The Muslim community of Rotherham have voted to "cut all lines of engagement and communication" with South Yorkshire Police in protest against police treatment in the aftermath of the report into Child Sex Exploitation (CSE) in the area.
The damning findings by Professor Alexis Jay, published in August 2014, revealed how more than 1,400 children suffered "horrific" abuse at the hands of paedophile gangs over a 16-year period, with a majority of the perpetrators being men of Pakistani origin.
The report highlighted a series of collective failures which resulted in the abuse suffered by the children going undetected, including how police wanted to "play down" the "ethnic dimensions" of the sexual exploitation, for fear of being labelled racist.
The British Muslim Youth have now voted to boycott South Yorkshire Police after accusing the force of "piggybacking" on the hostile attitude towards the Muslim community who have been under "perpetual attack and demonisation", since the report was published.
The boycott does not mean Muslims in Rotherham will no longer dial 999 in an emergency or stop reporting crimes, but rather will no longer provide support towards general policing and welfare of the Muslim community, including allowing officers to deliver talks or provide Muslim groups with training at a mosque.
A spokesperson for British Muslim Youth said: "Over the last fourteen months, the Muslim community has time and again condemned the wholesale CSE that was brought to light. Whether in the form of a community conference; or a rally held outside of Town Hall – we have called for the perpetrators to be prosecuted.
"However despite this we, the entire Muslim community, have been tarred with the same brush. There is a perception in the minds of many ordinary people that all Muslims are now potential child abusers, or that they have been involved in some sort of a cover-up. This is further perpetuated by 14 far-right demonstrations in our town that have zapped poison into our local community.
"In turn our women have been threatened with rape, children attacked, Mosques vandalised, men physically assaulted whilst out earning their livelihood and an elderly man being murdered. The marginalisation and dehumanisation of the Muslim community has been in full swing.
"During this whole period the Muslim community have been made prisoners in their own homes. South Yorkshire Police have piggybacked on this hostile environment towards the Muslim community by deflecting the attention of their own failures by scapegoating us."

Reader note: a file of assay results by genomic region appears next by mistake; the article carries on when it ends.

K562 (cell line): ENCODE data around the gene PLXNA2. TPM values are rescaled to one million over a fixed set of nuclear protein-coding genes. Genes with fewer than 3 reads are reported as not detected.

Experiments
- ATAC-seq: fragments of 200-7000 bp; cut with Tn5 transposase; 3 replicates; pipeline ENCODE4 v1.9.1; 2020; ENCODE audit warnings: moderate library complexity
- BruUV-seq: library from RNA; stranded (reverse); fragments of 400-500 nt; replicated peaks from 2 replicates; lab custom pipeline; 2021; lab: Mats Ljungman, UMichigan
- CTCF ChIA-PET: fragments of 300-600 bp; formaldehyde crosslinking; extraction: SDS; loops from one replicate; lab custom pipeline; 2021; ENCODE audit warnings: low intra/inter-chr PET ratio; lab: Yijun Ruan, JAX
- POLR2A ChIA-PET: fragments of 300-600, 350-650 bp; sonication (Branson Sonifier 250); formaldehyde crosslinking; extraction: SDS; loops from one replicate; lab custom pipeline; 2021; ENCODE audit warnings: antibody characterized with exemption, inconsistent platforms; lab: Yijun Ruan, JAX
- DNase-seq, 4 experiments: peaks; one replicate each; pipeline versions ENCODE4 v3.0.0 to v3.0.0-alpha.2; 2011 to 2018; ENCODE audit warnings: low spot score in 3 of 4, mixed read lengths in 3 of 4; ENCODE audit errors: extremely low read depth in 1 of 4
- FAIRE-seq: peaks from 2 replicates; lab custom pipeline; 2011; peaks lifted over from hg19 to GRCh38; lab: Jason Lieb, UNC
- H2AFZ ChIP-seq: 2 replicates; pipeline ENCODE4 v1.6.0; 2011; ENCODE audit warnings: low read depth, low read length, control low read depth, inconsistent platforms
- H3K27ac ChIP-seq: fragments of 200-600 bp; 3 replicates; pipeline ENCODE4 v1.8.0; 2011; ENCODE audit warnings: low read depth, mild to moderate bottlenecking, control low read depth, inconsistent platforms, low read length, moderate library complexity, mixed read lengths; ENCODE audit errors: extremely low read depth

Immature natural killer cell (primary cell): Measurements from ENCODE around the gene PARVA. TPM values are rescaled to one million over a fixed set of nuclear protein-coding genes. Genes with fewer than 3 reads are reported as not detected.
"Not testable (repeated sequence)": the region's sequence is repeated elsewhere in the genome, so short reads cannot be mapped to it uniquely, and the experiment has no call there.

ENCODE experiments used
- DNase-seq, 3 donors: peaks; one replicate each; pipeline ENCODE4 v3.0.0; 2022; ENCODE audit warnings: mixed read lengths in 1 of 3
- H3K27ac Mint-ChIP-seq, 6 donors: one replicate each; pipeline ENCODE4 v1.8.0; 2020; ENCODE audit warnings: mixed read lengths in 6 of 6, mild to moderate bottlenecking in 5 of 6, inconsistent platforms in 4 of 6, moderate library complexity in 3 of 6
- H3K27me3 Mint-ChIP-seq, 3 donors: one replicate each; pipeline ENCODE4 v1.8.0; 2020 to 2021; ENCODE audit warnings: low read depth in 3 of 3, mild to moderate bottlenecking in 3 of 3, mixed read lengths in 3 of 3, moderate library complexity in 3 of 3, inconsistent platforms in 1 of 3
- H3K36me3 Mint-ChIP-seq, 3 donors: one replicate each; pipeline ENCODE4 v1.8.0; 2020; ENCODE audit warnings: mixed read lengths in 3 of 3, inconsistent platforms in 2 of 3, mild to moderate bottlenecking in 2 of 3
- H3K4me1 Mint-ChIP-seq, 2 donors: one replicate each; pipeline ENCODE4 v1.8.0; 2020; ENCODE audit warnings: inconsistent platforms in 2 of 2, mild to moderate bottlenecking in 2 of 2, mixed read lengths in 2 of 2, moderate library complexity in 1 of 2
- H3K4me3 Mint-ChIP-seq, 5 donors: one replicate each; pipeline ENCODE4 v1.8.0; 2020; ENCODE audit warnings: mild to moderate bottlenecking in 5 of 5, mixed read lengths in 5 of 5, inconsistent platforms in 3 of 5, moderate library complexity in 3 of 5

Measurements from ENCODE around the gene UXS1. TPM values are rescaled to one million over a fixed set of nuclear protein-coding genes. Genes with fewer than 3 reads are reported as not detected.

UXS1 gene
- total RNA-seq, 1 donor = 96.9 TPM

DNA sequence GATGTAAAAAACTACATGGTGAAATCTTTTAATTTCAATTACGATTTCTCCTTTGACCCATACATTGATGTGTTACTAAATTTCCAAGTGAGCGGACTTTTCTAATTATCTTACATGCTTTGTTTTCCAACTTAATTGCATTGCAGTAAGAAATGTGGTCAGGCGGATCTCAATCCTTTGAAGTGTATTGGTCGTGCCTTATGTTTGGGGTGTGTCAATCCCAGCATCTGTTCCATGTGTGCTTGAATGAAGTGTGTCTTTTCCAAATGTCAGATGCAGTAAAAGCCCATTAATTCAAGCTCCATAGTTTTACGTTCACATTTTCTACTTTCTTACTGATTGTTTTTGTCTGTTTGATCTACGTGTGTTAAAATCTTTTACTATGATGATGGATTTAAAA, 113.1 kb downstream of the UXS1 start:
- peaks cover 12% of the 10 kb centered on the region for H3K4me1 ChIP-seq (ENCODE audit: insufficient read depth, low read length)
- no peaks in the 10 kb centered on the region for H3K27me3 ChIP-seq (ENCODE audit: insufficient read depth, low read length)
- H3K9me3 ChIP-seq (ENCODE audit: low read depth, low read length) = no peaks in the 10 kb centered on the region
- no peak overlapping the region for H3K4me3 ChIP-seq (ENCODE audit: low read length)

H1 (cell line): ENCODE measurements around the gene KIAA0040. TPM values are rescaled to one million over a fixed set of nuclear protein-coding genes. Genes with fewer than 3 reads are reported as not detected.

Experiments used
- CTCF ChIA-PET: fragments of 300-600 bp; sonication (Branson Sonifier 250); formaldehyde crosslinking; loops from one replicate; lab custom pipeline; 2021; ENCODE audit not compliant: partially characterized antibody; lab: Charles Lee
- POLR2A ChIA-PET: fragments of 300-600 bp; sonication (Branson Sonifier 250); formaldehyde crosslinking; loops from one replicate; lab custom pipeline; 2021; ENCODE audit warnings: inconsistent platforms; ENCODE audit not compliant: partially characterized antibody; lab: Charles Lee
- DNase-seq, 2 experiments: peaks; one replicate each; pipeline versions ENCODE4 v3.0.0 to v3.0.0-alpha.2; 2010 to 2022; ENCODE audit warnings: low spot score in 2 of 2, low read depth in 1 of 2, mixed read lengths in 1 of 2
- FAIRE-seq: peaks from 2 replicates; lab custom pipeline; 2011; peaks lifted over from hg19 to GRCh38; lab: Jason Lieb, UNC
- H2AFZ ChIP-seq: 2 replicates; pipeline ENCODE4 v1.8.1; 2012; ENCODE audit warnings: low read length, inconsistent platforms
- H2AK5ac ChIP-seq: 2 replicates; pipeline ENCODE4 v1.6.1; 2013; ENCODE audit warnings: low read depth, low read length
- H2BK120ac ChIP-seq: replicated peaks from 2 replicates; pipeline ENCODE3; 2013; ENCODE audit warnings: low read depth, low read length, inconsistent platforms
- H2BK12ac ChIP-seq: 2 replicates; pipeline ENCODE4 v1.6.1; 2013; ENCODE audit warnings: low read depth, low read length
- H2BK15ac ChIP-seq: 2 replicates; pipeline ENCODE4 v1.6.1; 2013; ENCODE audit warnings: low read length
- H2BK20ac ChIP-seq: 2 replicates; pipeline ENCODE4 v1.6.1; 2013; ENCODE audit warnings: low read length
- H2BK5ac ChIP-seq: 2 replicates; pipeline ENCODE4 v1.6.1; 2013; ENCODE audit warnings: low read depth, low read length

Mohammed Shafiq, Chief Executive of the Ramadhan Foundation is one of those who are backing the boycott, he said: "South Yorkshire Police failed the victims of the groomers, none of the police have been held responsible for their complicity and now they have turned on the Pakistani community. You cannot hold the whole Pakistani community responsible for the groomers."
British Muslim Youth said that as well as boycotting South Yorkshire Police, any Muslim groups or institutions in Rotherham that "do not adhere to this policy of disengagement" will also be shunned by the Muslim community.
According to Tell Mama, a group which records and measures anti-Muslim hate crimes in the UK, there have been 27 attacks on Muslims in Rotherham over the last 12 months.
Chief Superintendent Jason Harwin, commander for Rotherham's Local Policing Unit, said: "We are aware that there have been increased tensions in Rotherham since the publication of the Jay report last year.
"We have not had any formal approach from British Muslim Youth to address the issues raised in their meeting, which is disappointing because we are in regular contact with representatives from the Muslim community to discuss issues affecting Rotherham.
"I am making efforts to speak to the group urgently to resolve this matter, as disengagement potentially puts the community at risk if an individual or a section of society feels they cannot speak to police about issues that concern them.
"We appreciate the frustrations of the Rotherham public in relation to continued demonstrations, which do have an impact on the local economy and community cohesion. We have made representations to the Home Office and are seeking legal advice to see what our options are for future demonstrations.
"We work closely with the Muslim community and join them in their condemnation of all forms of child sexual exploitation. We accept that we have made mistakes in the past but we are absolutely committed to identifying those who commit this despicable crime and bringing them before the courts."